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How To Sort Your Fabric Scraps (So You'll Actually Use Them!)

Scraps can either be a blessing or the bane of productivity, depending on how your brain works. I've had so many people email me to say they either LOVE scraps, or they throw them all away because they're overwhelming. Honestly, I've been in both of those mindsets before.

But once I learned to tame the scrap pile, it changed how I make quilts. There's something extra cozy about a quilt that's maximalist-yet-cohesive. That's what this blog series is about: using ALL the scraps, and making quilts that are a wild and beautiful representation of you.

Are you ready to turn your scraps into heirlooms? In this seven-part series, we're making three (!) different quilts that will help you clean out your scraps and make beautiful quilts that your family will be fighting over for the rest of their lives.

But they can't have them, because scrap quilts are for KEEPS.

I have a tradition of making myself a scrap quilt every year on my birthday. It's the ultimate crafter's self-care, since you get TWO gifts: a clean scrap basket (eek!) and a beautiful quilt (or three). I could never part with my scrap quilts; they're full of the memories of the quilts I made before.

And let's face it, we probably make a lot of quilts for OTHER people. Which is amazing, because now the scraps from those quilts get to come together into the story of all the things we celebrated: the babies and weddings and birthdays and maybe even the lives of someone we lost.

Keep reading to get the 411 on my sorting method, or watch the video below (or both!).

Fabric Sorting Step One: Separate Out The Orphan Blocks

You know what orphan blocks are: they're the leftover finished blocks from other quilts. We're going to make them into their own quilt! Take all the orphan blocks and put them in their own bin. We'll use them for something very cool later.

Orphan Quilt Blocks: Various brightly-colored quilt blocks leftover from other quilts, tossed on a white wood background. One block is large and includes linen, pinks, and greens, one block is made from Jennifer Paganelli's West Palm. There are two smaller scrappy blocks that include Ruby Star Society, Tula Pink, and Heather Ross prints, and a few half square triangles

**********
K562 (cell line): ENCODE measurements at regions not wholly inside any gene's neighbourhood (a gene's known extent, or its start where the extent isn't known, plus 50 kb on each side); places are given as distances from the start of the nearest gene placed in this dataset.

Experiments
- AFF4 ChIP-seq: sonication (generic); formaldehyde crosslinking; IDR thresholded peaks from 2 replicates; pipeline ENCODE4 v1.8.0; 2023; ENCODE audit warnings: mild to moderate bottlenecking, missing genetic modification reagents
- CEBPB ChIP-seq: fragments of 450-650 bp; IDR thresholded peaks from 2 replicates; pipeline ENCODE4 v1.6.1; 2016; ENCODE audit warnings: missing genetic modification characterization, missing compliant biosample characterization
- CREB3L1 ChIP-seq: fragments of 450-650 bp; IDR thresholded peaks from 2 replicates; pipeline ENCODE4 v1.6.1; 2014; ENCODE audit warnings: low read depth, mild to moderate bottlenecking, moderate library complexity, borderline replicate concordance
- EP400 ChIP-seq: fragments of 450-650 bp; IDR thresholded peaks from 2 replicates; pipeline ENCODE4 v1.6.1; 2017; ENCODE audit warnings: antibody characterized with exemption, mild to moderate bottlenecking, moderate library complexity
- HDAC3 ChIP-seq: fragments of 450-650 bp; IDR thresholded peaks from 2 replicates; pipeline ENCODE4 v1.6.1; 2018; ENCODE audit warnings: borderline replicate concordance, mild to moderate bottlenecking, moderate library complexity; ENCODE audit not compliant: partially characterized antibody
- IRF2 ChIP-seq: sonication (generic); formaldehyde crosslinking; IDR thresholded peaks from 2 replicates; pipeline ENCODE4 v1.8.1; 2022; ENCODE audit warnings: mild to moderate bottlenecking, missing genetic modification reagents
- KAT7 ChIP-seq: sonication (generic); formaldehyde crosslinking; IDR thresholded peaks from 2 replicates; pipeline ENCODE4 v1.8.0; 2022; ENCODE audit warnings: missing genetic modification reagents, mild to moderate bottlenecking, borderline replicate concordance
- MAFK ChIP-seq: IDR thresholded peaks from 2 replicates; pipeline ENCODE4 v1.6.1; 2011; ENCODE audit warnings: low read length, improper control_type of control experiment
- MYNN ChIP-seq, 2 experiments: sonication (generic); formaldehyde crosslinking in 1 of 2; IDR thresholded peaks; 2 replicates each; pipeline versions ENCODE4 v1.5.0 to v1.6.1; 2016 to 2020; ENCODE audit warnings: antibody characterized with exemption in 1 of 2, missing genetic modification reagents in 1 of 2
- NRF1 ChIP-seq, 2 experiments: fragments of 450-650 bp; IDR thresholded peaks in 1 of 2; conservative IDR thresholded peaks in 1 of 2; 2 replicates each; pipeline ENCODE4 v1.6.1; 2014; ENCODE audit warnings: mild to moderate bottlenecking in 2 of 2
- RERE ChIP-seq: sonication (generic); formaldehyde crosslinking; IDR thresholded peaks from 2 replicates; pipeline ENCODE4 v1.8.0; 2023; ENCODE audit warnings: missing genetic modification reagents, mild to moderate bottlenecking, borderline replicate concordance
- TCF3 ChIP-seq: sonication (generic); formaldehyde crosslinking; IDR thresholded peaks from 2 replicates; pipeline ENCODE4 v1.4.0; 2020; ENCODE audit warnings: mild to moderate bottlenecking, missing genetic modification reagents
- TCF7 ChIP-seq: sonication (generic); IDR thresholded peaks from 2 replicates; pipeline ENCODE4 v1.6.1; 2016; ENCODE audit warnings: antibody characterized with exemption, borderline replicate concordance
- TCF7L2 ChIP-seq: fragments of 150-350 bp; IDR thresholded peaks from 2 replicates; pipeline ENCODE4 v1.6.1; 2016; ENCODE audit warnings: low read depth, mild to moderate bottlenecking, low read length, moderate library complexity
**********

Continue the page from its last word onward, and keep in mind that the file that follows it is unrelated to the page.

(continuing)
Fabric Sorting Step Two: Sort The Remaining Fabrics By Color

This seems simple enough, but there's a lot more to it than just Roy B. Giv-ing the heck out of your stash. You need to really do some soul-searching about what you truly love, and be willing to let the rest go.

The biggest lesson I learned in the sorting process is that I don't like mixing bright and muted colors. In fact, I've donated most of my muted fabrics. I love working with bright, vibrant prints, and the muted colors make my quilts look a bit muddy. It's ok to throw the baby out with the bathwater in this case, because fabric isn't a baby and you won't go to jail for throwing it out.

Scrap quilt challenge: Sorting fabric scraps by color. six clear shoe boxes, one each for white, pink, blue, orange, yellow, green, and assorted orphan blocks

Fabric Sorting Step Three: Be Ruthless In What You Get Rid Of

Making a scrap quilt is like making fridge cleanout soup: you don't put EVERYTHING in your fridge in the soup, right? No! That chocolate cake was good by itself, but it would ruin your soup. And moldy zucchini? Adding it to your soup won't make the zucchini better, it will make your soup inedible.

The same goes for scrap quilts. Some scraps are like the chocolate cake: really great, but just don't fit with the rest. Save those for their own little project. Other scraps are like the moldy zucchini: you paid good money for them and don't want them to go to waste, but also they're kinda ugly, and they'll ruin your whole quilt. These can be donated to someone who might like them, or if they're super ugly, they can be recycled for composted.

If you need permission to get rid of ugly fabrics, this is it.

While you're sorting, keep a mental (or digital!) note of the fabrics you chose to get rid of, and reference it next time you're shopping. You don't want to be looking at more ugly fabric in a year and thinking "how can I make this work?"

Life hack: don't buy things if you have to say "I can make this work." It's better to have less, but love every bit of what you have. This doesn't just go for fabric, either! It applies to everything. Quality > quantity, ladies!

But what if I really do love ALL the fabrics?

That's fine! You should do what makes you happy.

When you're sorting scraps, instead of sorting by color like I did, you can sort by style: florals, primatives, baby-themed, batiks, etc. Then each style of scraps can become its own quilt (even if it's a mini quilt!). The cutting and piecing method we use in parts two and three will work for any size stash, organized any way you want.

OK, that's all the steps for sorting. I know it seems like a lot, but it'll be worth it, I promise! The next blog post will give you the exciting part: how to cut your scraps to make this quilt:

A blonde lady in all black clothing standing in front of a very large gradient quilt made entirely from scraps

Don't forget to tag me on Instagram @amylollisdesign with photos of your clean scrap bin and your beautifully organized fabric stash!

Talk soon, my creative friend

5 comentários

Debbie W
Debbie W
05 de fev.

Love your ideas. I find your text color VERY hard to read. Is there anyway to change it for more contrast?


Holly S Allen
Holly S Allen
22 de jan.

Where did you purchase these clear bins with covers?

Amy Lollis
Amy Lollis
02 de fev.
Respondendo a

I got mine from the laundry aisle at Walmart, but others have found them at craft stores and Amazon.

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